Sow Thistle

(Sonchus oleraceus) Despised these days as a food plant, but it was not always so - "whilst they are yet young and tender, they are eaten as other pot-herbes are" (Gerard). And so it has been all over the world. All the sow thistles are edible (though not very interesting). They are probably best in soups and casseroles. Or cooked as a vegetable with something else with a stronger flavour. Some people actually eat them raw, as an ingredient in salads (Jordan).

Unlikely as it may seem, this is a plant with a distinguished background. In Wales, it used to be said that anyone who carried it in his hat would be able to run and never get tired. In like manner, it was tied to the tails of horses before a ploughing match. But it had its dark side, for if one man used it, it would take the strength out of his companion, and if by accident a man gave some of the leaves to his wife, one of them would waste away and die (Trevelyan). In Russia, the plant was said to belong to the devil (Dyer), but the Welsh belief was that the devil could do no harm to anyone wearing a leaf from the plant (Trevelyan), or as one of the Anglo-Saxon herbaria said (in translation) - "so long as you carry it with you nothing evil will come to meet you" (Meaney).

Sow Thistle would disclose hidden treasure, too, if properly treated, and like other plants that could do that, it opened locked doors as well. These sesame qualities are well to the fore in Italian folklore concerning the plant (Gubernatis). There are magical uses recorded from Macedonia - see Abbott for some examples. It has got a milky juice, so by the doctrine of signatures, it was given to nursing mothers. Coles said it was called Sow Thistle because sows knew that it would increase the flow of their milk after farrowing; perhaps that was the reason why Welsh farmers put some of the leaves in the pig trough, though it was said the reason was to fatten them (Trevelyan). A separate tradition associates the plant with hares rather than with pigs. Various old names appear (Hare's Palace, Hare's Thistle (Dyer; Henslow), and Hare's Colewort, the last a translation of Brassica leporina, one of the old Latin names (Britten & Holland)). An old legend tells how this plant gave strength to hares when they were overcome with the heat. This is from the Anglo-Saxon Herbal - "of this wort, it is said that the hare, when in summer by the vehement heat he is tired, doctors himself with this wort". It is more likely, given the Somerset names Rabbit's Meat and Rabbit's Victuals (Macmillan, Grigson), that hares and rabbits actually eat them. Cowper wrote that his pet hares were very fond of Sow Thistle.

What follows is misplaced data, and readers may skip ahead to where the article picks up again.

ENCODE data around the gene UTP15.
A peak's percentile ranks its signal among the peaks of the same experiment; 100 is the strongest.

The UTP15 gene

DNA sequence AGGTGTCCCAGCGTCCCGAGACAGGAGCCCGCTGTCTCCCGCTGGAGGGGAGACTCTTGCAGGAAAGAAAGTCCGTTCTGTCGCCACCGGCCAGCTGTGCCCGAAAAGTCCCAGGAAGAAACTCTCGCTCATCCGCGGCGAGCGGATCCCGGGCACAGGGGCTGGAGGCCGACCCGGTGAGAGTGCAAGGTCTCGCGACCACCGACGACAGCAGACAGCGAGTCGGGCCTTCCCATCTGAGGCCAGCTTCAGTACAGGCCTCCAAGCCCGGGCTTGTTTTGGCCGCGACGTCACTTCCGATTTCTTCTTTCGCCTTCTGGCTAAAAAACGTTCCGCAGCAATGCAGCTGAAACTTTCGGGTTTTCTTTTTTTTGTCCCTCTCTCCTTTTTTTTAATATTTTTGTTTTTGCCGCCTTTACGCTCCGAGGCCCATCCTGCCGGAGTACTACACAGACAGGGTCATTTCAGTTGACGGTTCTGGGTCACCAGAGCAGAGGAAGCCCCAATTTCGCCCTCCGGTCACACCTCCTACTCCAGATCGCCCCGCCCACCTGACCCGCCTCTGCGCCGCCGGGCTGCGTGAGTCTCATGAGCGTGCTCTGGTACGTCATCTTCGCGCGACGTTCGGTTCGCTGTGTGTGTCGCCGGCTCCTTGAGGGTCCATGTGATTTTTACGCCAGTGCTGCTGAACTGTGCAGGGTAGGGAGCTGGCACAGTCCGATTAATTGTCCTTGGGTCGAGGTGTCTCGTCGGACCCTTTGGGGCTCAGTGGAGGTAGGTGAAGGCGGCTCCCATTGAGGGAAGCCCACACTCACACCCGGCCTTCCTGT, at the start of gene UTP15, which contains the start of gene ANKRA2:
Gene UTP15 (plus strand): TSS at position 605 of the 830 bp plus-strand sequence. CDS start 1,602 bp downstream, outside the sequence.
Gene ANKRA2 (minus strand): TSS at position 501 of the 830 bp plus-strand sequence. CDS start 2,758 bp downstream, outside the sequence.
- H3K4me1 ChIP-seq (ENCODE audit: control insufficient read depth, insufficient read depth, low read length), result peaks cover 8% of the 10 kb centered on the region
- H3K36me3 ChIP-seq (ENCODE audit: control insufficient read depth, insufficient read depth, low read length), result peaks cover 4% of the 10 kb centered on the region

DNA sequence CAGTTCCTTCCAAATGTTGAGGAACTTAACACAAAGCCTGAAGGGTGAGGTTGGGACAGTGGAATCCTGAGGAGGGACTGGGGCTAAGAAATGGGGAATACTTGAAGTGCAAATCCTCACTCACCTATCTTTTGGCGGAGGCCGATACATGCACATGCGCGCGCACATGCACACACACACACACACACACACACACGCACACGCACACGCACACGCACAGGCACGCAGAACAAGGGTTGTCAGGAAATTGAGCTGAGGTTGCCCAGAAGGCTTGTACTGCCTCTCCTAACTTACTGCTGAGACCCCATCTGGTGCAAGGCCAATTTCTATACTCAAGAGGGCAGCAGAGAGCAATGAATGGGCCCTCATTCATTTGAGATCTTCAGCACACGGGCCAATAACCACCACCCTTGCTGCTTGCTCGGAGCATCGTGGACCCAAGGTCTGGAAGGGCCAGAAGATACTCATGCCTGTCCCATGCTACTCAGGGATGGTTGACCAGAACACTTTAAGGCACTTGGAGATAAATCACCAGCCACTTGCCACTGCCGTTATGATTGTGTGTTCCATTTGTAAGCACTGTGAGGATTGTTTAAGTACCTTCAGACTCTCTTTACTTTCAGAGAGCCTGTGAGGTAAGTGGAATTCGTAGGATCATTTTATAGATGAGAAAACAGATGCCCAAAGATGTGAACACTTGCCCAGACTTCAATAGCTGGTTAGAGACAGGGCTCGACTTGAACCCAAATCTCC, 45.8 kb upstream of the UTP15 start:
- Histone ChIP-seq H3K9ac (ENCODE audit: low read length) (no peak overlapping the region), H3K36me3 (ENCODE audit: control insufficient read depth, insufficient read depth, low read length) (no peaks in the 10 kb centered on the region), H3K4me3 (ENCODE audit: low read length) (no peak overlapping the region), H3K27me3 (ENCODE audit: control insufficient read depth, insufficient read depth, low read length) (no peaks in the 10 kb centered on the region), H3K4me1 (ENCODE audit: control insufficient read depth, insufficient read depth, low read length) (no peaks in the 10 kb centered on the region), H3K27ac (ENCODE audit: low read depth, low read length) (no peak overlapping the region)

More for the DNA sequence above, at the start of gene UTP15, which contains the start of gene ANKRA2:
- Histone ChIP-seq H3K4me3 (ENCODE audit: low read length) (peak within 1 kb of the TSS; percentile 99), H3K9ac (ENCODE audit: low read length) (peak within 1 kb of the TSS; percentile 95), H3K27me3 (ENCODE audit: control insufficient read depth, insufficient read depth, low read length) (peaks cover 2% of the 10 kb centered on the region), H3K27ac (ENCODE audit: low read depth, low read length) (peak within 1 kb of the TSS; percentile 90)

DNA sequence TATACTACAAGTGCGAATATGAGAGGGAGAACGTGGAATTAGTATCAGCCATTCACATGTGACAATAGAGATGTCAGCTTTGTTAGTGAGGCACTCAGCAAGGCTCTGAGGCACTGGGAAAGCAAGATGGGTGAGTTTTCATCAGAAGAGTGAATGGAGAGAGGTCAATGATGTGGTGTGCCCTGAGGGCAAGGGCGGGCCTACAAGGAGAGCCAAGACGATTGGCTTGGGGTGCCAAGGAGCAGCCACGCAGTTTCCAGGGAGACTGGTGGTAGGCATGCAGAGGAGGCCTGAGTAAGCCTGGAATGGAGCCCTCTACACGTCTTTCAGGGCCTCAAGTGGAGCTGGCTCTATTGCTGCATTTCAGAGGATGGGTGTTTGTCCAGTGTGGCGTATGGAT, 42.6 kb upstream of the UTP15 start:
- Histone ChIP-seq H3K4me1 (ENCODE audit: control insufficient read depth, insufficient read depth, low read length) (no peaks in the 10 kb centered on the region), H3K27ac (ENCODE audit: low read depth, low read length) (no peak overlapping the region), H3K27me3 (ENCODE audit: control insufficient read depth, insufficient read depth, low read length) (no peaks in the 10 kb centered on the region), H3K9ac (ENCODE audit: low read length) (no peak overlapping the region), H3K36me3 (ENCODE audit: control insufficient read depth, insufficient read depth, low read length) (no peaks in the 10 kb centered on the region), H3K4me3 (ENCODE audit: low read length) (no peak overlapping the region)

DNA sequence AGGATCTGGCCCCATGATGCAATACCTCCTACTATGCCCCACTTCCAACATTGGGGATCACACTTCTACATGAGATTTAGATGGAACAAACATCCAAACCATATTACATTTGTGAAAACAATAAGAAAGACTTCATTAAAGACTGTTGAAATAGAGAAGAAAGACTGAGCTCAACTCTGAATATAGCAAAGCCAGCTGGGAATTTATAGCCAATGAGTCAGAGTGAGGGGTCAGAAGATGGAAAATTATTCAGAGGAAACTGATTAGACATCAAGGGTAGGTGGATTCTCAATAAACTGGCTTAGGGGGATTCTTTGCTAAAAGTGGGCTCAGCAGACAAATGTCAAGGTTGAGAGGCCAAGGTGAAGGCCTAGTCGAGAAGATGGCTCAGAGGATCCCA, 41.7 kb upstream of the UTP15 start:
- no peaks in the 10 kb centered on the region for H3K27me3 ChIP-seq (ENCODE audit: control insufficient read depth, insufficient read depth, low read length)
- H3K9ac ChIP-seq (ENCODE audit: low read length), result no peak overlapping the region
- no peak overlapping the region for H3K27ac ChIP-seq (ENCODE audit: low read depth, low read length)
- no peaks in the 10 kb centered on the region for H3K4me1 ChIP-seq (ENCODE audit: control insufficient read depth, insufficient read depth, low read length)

According to Culpeper, "its juice is wonderfully good for women to wash their faces with, to clear the skin, and give it a lustre". Similarly, "the herb bruised or the Juice is profitably applied to all hot inflammations in the Eyes ..." (Coles). Actually, the juice has been quite seriously used as eye drops, and the use for the complexion might very well be the result of its having been taken for liver troubles, or as a blood purifier (Watt). Another use for the juice was for "to kill a wen", at least according to a 17th century manuscript from Jersey, and of course the juice has been used to put on warts (Barbour).

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